History UsefulNotes / Silencers

30th May '16 11:34:12 AM Kadorhal
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The idea of the HollywoodSilencer is so prevalent that real silencers are often marketed as "suppressors" to emphasise they do not make weapons completely silent, and gun enthusiasts discourage use of the term "silencer" due to the association. However, it isn't true that "suppressor" is the correct or original term; Hiram Maxim patented his original device as the "Maxim Silencer."

to:

The idea of the HollywoodSilencer Hollywood silencer is so prevalent that real silencers are often marketed as "suppressors" to emphasise they do not make weapons completely silent, and gun enthusiasts discourage use of the term "silencer" due to the association. However, it isn't true that "suppressor" is the correct or original term; Hiram Maxim patented his original device as the "Maxim Silencer."



One of the more surprising facts about suppressor use: US NAVY [=SEALs=] on scouting and sabotage missions in Vietnam almost never used suppressed pistols for eliminating sentries or combat in general; the most useful function of their issued silenced S&W MK-22 pistols turned out to be simply [[https://medium.com/war-is-boring/navy-seals-like-their-quiet-pistols-b902df735a06 killing various animals]] who otherwise might have been dangerous or compromising to the team. Hence the name "Hush Puppy" given to the gun.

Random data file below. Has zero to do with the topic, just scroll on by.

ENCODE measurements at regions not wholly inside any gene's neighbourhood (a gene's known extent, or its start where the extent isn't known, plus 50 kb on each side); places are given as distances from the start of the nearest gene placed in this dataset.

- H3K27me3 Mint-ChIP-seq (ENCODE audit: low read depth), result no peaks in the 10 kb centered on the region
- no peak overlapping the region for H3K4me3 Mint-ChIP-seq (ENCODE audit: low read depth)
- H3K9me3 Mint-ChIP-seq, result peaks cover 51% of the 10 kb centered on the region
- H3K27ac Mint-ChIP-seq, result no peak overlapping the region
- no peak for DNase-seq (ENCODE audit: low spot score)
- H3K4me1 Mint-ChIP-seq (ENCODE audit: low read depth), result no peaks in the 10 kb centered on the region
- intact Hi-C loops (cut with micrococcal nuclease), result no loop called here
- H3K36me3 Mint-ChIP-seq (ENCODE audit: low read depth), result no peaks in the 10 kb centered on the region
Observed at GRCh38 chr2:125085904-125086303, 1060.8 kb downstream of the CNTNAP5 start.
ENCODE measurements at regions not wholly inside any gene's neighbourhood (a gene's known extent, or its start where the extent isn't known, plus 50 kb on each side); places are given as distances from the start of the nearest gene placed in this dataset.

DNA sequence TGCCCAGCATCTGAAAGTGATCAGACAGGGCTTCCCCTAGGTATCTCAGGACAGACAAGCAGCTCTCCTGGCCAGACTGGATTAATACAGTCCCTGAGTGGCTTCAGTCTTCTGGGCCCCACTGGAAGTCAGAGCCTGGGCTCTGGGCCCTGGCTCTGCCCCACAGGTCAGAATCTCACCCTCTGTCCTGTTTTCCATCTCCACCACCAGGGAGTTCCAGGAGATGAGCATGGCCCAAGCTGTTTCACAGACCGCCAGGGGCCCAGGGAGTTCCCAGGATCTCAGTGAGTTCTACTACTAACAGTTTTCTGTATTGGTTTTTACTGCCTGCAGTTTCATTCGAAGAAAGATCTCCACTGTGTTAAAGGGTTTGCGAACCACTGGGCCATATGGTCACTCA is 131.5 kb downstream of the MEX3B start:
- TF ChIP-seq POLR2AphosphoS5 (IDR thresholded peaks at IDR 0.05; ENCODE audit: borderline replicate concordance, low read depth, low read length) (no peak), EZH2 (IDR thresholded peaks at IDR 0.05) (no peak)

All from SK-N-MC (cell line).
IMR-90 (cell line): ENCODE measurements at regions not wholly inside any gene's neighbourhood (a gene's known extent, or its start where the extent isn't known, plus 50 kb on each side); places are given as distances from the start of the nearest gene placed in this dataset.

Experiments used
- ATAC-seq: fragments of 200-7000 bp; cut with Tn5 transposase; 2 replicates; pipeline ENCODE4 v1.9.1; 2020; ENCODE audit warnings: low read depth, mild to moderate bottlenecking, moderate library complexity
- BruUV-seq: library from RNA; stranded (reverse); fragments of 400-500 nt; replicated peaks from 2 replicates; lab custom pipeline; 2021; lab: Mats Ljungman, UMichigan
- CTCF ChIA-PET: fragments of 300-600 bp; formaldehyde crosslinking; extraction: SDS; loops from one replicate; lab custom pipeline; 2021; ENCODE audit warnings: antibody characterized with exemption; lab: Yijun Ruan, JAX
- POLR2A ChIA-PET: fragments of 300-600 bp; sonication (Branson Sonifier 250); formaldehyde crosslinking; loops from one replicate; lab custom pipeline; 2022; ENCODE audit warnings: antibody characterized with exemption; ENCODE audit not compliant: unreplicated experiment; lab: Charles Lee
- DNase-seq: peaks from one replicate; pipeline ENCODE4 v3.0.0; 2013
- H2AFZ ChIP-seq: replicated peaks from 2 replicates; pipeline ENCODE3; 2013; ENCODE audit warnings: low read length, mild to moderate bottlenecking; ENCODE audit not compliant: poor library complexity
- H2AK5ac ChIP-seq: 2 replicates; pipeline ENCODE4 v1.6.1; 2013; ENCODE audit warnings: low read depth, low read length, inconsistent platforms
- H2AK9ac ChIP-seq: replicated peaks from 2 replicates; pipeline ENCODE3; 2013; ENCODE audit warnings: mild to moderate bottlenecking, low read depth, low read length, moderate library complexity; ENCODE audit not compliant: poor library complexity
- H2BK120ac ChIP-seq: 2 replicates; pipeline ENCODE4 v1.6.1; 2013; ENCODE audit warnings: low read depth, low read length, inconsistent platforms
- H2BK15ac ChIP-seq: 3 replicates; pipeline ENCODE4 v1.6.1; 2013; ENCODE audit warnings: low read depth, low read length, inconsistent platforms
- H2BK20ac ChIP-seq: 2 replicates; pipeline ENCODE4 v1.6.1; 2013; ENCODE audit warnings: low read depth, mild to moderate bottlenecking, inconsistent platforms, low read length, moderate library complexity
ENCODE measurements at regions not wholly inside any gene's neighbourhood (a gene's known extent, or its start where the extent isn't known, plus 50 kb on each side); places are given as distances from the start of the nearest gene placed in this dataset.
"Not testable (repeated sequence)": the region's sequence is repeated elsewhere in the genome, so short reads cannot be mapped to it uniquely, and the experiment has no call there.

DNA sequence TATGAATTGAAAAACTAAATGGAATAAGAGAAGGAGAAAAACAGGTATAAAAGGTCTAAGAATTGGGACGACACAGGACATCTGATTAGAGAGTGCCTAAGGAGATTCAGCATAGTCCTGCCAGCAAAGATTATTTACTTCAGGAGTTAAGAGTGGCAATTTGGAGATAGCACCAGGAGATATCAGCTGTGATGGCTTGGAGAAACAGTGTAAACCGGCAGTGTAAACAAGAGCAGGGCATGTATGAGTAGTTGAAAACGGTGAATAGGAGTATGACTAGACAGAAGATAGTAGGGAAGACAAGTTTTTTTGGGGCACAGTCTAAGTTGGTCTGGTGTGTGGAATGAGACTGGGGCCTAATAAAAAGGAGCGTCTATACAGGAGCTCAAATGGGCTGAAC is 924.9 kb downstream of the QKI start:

Due to the perception that silencers are primarily used to aid and abet crime, private ownership or possession of a silencer is illegal in several U.S. states, including California and New Jersey. In the states where silencers aren't illegal, there is still a Federal approval procedure that has to be followed (which can take months, because only a small number of officials are assigned to approving purchases of silencers and other devices regulated under the National Firearms Act[[note]]Other NFA items include machine guns, short-barreled rifles and [[SawedOffShotgun shotguns]], and very high-caliber (as in larger than .50 caliber) firearms. Silencers, however, are the the most common NFA items, probably because they're less expensive and fewer states outright ban them[[/note]]) and a $200 Federal tax that has to be paid in order to purchase one. This is why the average HollywoodSilencer is just a metal tube and still produces a large muzzle flash; Hollywood propmasters don't want to pay thousands of dollars replacing and registering worn-out working silencers. It is also a common topic of complaint among gun advocates; ''[[InsistentTerminology suppressors]]'' only reduce the sound of gunshots to that of a nail gun, and are far simpler, cheaper and more effective(a metal tube and rubber washers) than $5 earplugs or $12-$35 earmuffs at preventing ear damage - if not for the $200 tax.